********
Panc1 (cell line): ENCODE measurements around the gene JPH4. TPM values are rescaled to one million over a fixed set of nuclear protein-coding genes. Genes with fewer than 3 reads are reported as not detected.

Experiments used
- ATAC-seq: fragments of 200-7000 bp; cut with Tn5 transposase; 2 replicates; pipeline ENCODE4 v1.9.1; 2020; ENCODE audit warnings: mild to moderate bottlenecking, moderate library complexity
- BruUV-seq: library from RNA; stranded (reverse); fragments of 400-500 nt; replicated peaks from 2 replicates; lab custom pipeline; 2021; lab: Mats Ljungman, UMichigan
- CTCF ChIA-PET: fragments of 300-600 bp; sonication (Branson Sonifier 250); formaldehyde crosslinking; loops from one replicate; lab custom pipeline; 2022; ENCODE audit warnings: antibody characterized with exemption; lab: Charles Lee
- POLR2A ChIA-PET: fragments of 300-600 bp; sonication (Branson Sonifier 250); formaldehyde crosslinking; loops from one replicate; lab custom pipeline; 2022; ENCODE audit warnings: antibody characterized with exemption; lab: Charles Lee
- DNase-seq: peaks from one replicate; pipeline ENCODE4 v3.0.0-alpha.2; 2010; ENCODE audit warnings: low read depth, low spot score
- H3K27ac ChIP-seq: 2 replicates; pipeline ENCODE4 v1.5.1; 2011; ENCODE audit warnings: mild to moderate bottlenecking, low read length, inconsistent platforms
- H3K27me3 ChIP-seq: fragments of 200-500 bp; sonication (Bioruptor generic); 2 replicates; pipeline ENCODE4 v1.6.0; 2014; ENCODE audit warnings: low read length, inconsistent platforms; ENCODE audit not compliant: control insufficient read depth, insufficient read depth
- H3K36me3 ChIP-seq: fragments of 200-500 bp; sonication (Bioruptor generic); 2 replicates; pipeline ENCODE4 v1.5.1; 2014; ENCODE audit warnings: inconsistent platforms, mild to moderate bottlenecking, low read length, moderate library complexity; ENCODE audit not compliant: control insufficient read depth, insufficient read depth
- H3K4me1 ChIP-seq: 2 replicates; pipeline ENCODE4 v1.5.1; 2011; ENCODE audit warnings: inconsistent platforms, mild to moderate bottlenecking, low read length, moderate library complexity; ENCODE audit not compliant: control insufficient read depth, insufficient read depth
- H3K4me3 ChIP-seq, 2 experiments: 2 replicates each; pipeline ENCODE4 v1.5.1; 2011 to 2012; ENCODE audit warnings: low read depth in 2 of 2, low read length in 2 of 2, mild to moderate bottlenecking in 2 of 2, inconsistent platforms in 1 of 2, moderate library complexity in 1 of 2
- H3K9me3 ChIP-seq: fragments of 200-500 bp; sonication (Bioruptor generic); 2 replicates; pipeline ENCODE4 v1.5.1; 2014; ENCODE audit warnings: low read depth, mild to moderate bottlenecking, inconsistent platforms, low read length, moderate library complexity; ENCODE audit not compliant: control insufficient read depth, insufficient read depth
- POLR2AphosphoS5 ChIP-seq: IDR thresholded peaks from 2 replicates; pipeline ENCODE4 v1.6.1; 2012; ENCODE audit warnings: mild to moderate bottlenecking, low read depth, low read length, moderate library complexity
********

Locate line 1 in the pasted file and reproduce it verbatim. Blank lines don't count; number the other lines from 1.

Panc1 (cell line): ENCODE measurements around the gene JPH4. TPM values are rescaled to one million over a fixed set of nuclear protein-coding genes. Genes with fewer than 3 reads are reported as not detected.